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Yearbook 2018

Bolivia. After five years of investigations, a ruling came in the International Court of Justice in The Hague (ICJ) on October 1, which meant a severe defeat for Bolivia in the country's quest to gain access to the Pacific Ocean by leaving Chile part of its territory. The conflict between the two countries dates back to the Pacific War 1879–83 when Chile occupied Bolivia's coastal strip, and over the years has been loaded with nationalist sentiments on both sides. The Court's ruling was not about Bolivia's right as such but about Chile's obligation to negotiate the case, which the Court rejected. According to, Chile's president Sebastián Piñera saw the outcome as a victory but at the same time declared himself willing to talk, while Bolivia's president Evo Morales insisted on moving on.

2018 Bolivia

The biggest defeat for Morales, who put much of his personal prestige into the matter, was on the domestic political plane and related to his plans to be re-elected in 2019. Opinion polls showed a declining support for him and his party MAS (the Movement for Socialism). In September, only 29% of those surveyed said they would vote for him, which is comparable to the 61% of the votes he got in the 2016 election.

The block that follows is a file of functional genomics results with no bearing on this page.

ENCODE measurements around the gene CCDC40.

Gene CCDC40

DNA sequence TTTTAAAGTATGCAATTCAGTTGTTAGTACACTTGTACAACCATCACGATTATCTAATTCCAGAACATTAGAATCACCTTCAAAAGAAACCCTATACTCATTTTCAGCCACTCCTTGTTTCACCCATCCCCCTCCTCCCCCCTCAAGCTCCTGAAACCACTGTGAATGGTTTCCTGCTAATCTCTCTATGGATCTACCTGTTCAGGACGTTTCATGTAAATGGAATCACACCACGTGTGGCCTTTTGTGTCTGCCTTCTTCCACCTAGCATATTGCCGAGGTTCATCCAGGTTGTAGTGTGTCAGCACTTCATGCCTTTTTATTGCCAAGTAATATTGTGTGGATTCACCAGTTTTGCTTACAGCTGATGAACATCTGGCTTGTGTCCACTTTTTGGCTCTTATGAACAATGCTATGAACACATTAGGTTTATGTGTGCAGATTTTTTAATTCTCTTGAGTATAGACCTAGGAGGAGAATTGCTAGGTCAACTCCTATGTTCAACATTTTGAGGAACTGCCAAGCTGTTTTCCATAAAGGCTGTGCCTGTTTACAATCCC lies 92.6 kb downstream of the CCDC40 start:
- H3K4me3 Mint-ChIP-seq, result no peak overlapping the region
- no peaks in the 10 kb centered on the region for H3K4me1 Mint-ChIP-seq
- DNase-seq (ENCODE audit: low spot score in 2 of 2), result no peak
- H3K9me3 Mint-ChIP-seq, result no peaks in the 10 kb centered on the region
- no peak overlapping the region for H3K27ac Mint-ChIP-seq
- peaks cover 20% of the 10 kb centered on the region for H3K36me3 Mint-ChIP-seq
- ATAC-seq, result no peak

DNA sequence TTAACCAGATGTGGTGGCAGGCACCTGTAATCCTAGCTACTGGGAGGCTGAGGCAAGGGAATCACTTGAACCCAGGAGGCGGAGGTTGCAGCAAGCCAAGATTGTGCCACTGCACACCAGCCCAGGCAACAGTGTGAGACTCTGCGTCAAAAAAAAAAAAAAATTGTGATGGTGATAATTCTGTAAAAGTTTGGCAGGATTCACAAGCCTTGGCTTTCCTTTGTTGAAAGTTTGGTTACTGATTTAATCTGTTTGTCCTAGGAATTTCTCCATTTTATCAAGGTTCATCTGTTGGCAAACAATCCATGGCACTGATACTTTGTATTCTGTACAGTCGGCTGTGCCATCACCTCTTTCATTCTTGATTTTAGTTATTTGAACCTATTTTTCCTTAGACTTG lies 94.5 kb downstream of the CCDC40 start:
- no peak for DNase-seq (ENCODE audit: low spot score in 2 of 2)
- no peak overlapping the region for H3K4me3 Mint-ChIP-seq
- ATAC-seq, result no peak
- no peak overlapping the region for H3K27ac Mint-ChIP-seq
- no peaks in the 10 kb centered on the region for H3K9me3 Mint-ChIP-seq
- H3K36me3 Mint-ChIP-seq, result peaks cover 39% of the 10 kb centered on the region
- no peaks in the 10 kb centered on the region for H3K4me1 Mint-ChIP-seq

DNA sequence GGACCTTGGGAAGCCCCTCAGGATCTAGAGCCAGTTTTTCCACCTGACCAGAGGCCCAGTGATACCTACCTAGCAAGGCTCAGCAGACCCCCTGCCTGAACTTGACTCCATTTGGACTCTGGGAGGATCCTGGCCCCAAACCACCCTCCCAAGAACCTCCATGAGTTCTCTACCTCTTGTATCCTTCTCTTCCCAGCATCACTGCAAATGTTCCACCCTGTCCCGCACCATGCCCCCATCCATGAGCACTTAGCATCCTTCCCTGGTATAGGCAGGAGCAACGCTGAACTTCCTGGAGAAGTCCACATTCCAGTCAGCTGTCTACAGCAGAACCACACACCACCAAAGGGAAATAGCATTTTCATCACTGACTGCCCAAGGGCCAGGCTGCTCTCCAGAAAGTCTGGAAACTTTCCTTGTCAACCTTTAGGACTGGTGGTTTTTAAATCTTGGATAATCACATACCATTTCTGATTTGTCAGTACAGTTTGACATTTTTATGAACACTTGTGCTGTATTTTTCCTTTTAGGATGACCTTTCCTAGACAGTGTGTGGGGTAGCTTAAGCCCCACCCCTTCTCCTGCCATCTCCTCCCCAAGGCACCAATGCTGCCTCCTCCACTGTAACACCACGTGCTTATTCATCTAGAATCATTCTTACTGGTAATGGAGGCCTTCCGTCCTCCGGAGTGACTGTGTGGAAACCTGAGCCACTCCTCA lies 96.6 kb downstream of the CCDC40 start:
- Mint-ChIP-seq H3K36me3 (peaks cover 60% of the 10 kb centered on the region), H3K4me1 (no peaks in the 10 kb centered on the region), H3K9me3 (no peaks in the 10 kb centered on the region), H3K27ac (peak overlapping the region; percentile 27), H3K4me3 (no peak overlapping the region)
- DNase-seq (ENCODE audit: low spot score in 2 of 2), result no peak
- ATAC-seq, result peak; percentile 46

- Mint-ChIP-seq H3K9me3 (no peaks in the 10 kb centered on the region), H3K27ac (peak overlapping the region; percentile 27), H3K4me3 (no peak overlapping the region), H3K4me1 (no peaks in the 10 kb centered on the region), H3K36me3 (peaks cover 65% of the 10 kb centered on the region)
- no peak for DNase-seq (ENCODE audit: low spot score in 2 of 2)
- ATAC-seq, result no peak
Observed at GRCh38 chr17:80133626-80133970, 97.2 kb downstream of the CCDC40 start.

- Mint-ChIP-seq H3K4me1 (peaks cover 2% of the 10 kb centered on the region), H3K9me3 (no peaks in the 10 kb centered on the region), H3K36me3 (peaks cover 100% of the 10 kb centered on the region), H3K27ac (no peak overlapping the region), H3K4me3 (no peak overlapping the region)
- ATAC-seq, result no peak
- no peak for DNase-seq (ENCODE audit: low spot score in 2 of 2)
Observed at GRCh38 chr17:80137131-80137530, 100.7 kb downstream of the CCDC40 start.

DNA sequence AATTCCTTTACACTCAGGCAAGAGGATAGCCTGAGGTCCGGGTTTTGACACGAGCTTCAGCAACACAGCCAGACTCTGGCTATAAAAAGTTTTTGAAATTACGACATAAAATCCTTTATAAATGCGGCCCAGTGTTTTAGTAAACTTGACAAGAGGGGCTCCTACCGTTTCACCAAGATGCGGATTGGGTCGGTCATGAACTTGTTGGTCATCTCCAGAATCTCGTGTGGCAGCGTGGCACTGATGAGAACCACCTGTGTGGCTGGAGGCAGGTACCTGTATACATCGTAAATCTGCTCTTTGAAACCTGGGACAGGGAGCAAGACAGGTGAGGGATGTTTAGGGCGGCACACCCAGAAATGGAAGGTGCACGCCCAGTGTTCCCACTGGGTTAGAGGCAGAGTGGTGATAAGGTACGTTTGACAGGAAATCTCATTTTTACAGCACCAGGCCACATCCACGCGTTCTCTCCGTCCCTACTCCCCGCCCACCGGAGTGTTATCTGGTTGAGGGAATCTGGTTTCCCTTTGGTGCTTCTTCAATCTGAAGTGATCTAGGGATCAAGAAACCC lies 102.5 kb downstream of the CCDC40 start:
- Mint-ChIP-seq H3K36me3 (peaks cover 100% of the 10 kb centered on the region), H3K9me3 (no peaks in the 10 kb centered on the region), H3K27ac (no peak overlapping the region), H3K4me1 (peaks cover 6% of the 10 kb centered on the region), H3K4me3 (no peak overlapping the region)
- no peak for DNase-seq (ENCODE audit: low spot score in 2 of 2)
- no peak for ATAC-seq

At the end of August, the government-controlled Congress approved a new electoral law stipulating that all parties must elect their president and vice presidential candidates through primary elections and that the funding of party activities should be made more transparent. The opposition, with former president Carlos Mesa (2003–05) at the forefront, argued that the law was an invention of MAS to secure Morale's victory in 2019.

Morales also ended up in conflict with his own political base, the coca farmers, where he has his political origin. In late August, Franklin Gutiérrez, leader of a cocoa growers organization, was arrested and in May he announced his plans for his own political project ahead of the 2019 elections. The arrest was triggered by violent unrest in a village near the capital La Paz, which had its roots partly in competition between cocoa growers in different regions, especially Yungas and Chapare where Morales has its roots, and partly in their overall opposition to the government's measures against illegal cocoa cultivation. A UN study published in August showed that in 2017, coca cultivation in Bolivia increased by 1,400 hectares.

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